I wasn’t sure I heard the gentleman correctly. So, he took me into a room that was filled with all types of new luggage. He said to pick out the one that closely resembled my broken luggage. I did, and after a very short amount of paperwork to acknowledge the exchange, it was just a matter of transferring my daughter’s belongings into the new luggage before heading home.
The airline industry has its fair share of horrible customer service experiences. Southwest is trying to turn that perception around.
Steve DiGioia has 20+ years of experience in the hospitality industry, helping companies improve service, increase morale and provide the experience customers want. He shares a story of interaction with one of the world’s top technology companies after his new iPhone froze at 5pm on the busiest shopping day of the year:
I thought there was no way I was going to be able to reach anyone at the Apple customer service for help. But I had to try.
I went on Apple’s website and entered my phone’s serial numbers and identified what the issue was. Then, I received a prompt asking if I wanted a call back from a customer service rep. Yeah sure, “they’re never going to call me back” I thought. I entered my number and pressed “OK”.
Three (3) seconds later my phone rang – you guessed it. It was a recorded message from Apple’s customer service department. This can’t be…Then it happened: 3 minutes later “Edward” came on the line saying hello and told me he was here to fix my issue.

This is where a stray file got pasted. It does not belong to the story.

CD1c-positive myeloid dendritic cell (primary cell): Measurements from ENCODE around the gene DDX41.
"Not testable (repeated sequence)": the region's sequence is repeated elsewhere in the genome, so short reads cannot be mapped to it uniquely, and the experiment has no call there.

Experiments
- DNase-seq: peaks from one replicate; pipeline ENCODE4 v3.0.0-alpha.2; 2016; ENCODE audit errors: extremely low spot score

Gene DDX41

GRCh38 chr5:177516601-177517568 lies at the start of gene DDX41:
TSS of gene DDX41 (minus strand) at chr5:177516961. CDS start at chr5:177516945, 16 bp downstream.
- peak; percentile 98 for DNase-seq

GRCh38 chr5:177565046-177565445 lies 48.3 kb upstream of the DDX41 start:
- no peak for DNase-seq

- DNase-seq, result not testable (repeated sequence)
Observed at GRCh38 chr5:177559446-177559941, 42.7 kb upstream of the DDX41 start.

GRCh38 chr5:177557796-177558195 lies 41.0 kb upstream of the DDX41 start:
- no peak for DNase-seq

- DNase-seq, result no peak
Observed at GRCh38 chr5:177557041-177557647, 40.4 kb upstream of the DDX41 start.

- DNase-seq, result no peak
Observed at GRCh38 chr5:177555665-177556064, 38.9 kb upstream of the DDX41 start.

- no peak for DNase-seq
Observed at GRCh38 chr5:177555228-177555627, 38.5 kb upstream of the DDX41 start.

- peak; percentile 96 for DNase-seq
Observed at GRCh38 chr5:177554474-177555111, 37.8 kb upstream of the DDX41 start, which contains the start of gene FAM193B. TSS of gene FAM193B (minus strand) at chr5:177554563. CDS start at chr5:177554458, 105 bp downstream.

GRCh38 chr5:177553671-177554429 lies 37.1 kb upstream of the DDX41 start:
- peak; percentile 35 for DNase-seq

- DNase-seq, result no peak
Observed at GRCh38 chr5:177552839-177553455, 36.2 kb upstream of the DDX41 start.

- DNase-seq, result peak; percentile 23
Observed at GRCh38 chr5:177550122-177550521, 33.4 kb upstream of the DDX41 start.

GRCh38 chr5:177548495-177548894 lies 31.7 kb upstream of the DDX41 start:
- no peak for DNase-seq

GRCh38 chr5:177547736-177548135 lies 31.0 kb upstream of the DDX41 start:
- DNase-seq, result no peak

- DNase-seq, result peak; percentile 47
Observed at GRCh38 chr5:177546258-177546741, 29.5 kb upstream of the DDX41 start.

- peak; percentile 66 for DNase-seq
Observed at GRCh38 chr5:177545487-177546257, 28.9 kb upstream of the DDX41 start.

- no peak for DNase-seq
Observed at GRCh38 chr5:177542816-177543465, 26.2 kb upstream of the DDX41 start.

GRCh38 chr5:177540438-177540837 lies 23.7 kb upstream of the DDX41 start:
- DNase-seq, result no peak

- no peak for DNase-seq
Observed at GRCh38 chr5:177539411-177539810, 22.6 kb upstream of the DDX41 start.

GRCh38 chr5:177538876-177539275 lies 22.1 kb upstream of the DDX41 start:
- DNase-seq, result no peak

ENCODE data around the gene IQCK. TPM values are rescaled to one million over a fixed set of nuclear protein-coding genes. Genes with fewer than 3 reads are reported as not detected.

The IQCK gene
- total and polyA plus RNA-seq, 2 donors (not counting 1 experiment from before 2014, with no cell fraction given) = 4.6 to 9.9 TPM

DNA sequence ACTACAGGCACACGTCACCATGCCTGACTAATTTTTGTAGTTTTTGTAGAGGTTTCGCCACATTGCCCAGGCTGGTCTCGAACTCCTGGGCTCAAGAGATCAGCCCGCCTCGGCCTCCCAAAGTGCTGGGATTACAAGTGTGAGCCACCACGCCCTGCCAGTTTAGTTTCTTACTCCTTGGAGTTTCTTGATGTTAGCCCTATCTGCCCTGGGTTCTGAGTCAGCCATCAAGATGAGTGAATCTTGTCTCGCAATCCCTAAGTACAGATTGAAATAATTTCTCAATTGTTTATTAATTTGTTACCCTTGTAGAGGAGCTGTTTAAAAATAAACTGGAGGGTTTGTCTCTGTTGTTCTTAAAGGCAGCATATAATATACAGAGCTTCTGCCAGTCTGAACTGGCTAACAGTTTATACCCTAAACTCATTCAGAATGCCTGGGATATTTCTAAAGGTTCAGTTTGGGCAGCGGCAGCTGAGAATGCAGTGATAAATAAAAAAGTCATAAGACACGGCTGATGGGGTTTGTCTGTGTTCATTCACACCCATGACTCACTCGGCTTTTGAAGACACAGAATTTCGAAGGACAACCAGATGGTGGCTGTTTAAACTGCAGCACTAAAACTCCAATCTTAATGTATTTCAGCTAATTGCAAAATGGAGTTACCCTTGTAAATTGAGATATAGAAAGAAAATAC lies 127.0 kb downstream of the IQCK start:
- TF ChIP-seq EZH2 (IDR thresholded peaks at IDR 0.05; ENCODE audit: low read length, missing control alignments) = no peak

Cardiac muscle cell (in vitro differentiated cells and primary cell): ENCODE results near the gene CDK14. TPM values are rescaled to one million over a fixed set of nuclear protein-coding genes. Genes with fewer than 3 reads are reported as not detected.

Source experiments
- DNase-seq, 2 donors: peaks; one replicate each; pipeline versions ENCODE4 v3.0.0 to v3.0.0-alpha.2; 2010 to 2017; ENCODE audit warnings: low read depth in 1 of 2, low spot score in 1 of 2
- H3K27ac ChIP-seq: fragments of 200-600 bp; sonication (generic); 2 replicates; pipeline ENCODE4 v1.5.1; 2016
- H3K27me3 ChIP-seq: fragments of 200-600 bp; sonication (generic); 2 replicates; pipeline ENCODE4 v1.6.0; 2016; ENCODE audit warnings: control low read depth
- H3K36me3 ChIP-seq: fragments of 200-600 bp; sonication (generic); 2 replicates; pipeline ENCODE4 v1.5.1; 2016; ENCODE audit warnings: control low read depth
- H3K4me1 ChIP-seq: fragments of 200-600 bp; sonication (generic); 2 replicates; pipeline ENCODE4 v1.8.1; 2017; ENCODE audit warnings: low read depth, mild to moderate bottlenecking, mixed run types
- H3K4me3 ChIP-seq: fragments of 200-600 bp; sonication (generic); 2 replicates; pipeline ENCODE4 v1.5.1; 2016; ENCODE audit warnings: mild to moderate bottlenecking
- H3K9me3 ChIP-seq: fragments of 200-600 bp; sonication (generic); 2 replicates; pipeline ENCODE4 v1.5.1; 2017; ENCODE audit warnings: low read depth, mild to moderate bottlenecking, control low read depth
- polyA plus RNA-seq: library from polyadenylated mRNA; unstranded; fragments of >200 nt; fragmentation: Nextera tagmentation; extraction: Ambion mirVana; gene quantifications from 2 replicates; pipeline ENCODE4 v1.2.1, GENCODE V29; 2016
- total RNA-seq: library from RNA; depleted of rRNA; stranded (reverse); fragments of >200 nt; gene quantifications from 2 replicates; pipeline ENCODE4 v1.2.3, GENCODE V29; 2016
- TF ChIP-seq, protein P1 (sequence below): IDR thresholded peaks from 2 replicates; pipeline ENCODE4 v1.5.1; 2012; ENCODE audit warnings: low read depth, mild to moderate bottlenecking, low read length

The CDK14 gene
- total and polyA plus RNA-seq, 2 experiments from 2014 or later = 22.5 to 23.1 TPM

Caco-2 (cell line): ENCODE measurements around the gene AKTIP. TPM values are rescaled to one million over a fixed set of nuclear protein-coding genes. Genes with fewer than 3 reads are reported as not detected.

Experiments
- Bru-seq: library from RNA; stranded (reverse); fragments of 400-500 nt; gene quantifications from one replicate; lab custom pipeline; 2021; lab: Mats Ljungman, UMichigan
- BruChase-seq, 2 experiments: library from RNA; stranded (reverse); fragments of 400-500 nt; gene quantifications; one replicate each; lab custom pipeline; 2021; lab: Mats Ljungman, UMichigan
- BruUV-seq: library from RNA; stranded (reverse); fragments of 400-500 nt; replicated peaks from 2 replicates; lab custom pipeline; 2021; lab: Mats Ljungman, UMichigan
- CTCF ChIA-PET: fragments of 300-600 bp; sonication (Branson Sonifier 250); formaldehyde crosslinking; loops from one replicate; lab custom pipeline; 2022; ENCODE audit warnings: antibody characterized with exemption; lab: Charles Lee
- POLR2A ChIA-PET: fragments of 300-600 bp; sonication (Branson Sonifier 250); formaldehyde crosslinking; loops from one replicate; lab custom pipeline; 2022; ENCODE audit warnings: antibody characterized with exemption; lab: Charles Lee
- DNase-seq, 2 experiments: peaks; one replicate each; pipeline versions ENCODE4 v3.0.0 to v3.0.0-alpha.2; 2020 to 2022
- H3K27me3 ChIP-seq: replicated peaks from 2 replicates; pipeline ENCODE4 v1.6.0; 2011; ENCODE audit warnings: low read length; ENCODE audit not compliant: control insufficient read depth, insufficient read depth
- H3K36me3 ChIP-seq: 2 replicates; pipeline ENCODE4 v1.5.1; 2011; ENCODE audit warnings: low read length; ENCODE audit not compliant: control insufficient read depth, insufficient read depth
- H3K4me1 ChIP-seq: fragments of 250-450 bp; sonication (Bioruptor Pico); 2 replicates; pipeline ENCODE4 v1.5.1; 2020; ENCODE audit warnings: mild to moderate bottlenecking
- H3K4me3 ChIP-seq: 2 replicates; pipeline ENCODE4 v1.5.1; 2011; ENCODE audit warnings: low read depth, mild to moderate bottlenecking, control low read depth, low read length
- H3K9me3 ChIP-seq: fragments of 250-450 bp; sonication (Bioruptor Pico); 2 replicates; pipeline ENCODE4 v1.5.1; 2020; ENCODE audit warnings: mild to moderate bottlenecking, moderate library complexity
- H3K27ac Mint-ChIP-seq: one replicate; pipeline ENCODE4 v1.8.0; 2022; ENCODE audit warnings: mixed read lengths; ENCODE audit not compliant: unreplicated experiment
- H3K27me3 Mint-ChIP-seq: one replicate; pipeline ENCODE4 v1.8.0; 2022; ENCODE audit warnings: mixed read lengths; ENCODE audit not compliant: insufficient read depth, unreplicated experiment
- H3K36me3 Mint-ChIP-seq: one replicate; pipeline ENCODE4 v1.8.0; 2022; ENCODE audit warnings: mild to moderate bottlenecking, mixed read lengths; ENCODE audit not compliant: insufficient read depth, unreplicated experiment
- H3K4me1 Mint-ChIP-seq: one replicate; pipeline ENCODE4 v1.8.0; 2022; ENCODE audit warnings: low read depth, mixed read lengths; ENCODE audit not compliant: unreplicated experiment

On the busiest day in retail, Apple had enough education customer service representatives available. Now that’s impressive. For more information about how Apple does it, check out this article from Shopify: The Apple Store Guide to Insanely Great Customer Service.
This one is a tear-jerker! On a night out to pick up pizza, Starbucks employee Krystal Payne noticed a customer who frequently visits her Starbucks store. Ibby Piracha, who is deaf, looked frustrated as he tried to place an order. Payne wondered if she could do something to make his experience at Starbucks better.
The 24-year-old Pennsylvania native, a recent graduate of Marshall University, went online to learn more sign language words. Payne already knew some basic ASL that she’d learned when she worked as a nanny. After an hour studying You Tube videos and other internet resources, she’d added a number of useful phrases to her vocabulary, beginning with, “Nice to meet you.”
When Piracha arrived at the store February 19, Payne greeted him with a note she’d quickly wrote that read: “I’ve been learning ASL just so you can have the same experience as everyone else.”
Payne says, “My job is to make sure people have the experience they expect and that’s what I gave him,” she said. Starbucks obviously made the right hiring decision when they brought Krystal onboard.
In 2018, Starbucks announced a new Signing Store in Washington, D.C. led by a diverse team of employees who are all fluent in American Sign Language.